LSSI News & Events


Sustainability Film Series & Facilitated Discussion - Pumped Dry: The Global Crisis of Vanishing Groundwater

7:00-8:00 pm, Thursday, March 17th
Cost: FREE. $5 suggested donation per film to support Sustainability Film Series is appreciated. Make donation online

to receive the FREE zoom link to participate in the facilitated discussion on March 17th.

The film is available on Netflix and YouTube (free).

Much of the planet relies on groundwater. From the U.S. to Asia, the Middle East, Africa and Latin America, so much water is pumped from the ground that aquifers are being rapidly depleted and wells are going dry. The film, released in 2018, investigates the consequences of this emerging crisis in several of the world’s hotspots of groundwater depletion. These are stories about people on four continents confronting questions of how to safeguard their aquifers for the future, and in some cases, how to cope as the water runs out. (64 min)
Film Warning: Note that there is a disturbing image at the 10-11 minute mark during talk of farmer suicides triggered by crop failures due to drought. Some might choose to fast forward through that part of the film.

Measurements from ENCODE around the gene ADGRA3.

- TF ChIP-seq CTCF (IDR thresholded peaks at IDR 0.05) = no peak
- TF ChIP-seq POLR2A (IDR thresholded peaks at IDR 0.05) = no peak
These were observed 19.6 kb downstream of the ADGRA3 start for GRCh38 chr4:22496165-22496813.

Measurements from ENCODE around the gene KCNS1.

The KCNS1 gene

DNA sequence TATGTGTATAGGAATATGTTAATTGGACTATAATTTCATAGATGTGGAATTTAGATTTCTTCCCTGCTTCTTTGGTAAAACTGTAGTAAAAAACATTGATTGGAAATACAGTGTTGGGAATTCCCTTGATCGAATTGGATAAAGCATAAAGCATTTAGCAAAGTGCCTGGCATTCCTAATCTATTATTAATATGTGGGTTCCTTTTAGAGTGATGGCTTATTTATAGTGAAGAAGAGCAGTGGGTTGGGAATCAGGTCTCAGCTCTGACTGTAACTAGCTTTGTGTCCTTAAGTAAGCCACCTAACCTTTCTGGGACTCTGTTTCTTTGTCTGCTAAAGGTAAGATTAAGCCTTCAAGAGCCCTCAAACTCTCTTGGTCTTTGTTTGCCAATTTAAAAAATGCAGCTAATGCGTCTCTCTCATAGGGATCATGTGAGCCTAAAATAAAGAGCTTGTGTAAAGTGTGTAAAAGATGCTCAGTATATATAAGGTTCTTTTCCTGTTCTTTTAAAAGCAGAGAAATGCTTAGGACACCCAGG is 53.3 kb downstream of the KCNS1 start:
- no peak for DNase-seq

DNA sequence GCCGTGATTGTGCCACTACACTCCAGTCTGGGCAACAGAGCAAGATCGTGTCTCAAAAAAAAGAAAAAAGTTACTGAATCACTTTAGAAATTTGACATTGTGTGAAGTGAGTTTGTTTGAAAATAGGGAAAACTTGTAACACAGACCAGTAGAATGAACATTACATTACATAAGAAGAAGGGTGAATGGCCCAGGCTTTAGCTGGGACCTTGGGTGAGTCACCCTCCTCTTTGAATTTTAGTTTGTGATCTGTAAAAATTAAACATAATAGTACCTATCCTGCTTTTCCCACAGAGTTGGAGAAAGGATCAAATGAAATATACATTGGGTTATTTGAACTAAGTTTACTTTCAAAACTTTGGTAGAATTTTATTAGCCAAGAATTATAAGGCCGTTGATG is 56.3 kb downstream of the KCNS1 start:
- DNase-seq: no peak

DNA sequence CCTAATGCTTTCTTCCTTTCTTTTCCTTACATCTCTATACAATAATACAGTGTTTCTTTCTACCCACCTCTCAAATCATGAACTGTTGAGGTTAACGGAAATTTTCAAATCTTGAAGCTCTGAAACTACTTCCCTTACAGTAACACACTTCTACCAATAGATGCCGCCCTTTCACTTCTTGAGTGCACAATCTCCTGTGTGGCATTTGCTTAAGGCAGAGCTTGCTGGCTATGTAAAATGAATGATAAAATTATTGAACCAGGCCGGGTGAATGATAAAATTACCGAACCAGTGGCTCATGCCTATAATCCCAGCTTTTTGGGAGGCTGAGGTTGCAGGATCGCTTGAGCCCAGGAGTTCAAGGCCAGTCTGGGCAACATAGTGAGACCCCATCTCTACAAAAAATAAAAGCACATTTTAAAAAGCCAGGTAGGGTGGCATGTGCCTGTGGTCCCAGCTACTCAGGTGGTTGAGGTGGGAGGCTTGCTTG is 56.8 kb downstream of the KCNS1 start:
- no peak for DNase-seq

Discussion Facilitator:
John Gierke, Professor, Dept. of Geological & Mining Engineering & Sciences
Dr. Gierke grew up in Sault Ste. Marie, Michigan, within a mile of the St. Mary’s River, which is the outlet of Lake Superior. The St. Mary’s probably played the largest role in his environmental interests, as he spent countless hours on the River trolling and casting for fish, and during winters in his ice shanty staring into a horizontal “window” of water trying to coax fish into spearing range. Before and during college, he held summer jobs on the River, including at the Soo Locks, Edison Sault Hydroelectric Plant, and Soo Locks boat tours. In 1984, he completed a B.S. in civil engineering with a concentration in environmental engineering, and then continued for an MSCE and a Ph.D. in Environmental Engineering, all from Michigan Technological University. In 1990, he started a faculty position in geological engineering at Michigan Tech. Since then he has been teaching and researching groundwater hydrology in the Keweenaw and aquifer systems in Nicaragua and Ecuador and studies of groundwater contamination in Lower Michigan, Ohio, Utah, and Delaware. He also has advised graduate students who served in the U.S. Peace Corps and conducted groundwater projects in Central America, Africa, and the Philippines. He is currently the principal investigator on a project focused on adaptations to climate change in the Dry Corridor region of El Salvador. In addition, he and his wife operate a commercial blueberry farm that utilizes groundwater for drip irrigation using solar power.

Questions? Contact Joan Chadde:

Cosponsored by:
Keweenaw Unitarian Universalist Fellowship
Friends of the Land of Keweenaw
Lake Superior Stewardship Initiative
Students for Sustainability
Keweenaw Land Trust
Refill UP
MTU Sustainability Demonstration House
Dept. of Civil, Environmental & Geospatial Engineering
Dept. of Social Sciences Sustainability Sciences Program
College of Forest Resources & Environmental Science
Great Lakes Research Center
Tech Forward Initiative on Sustainability and Resilience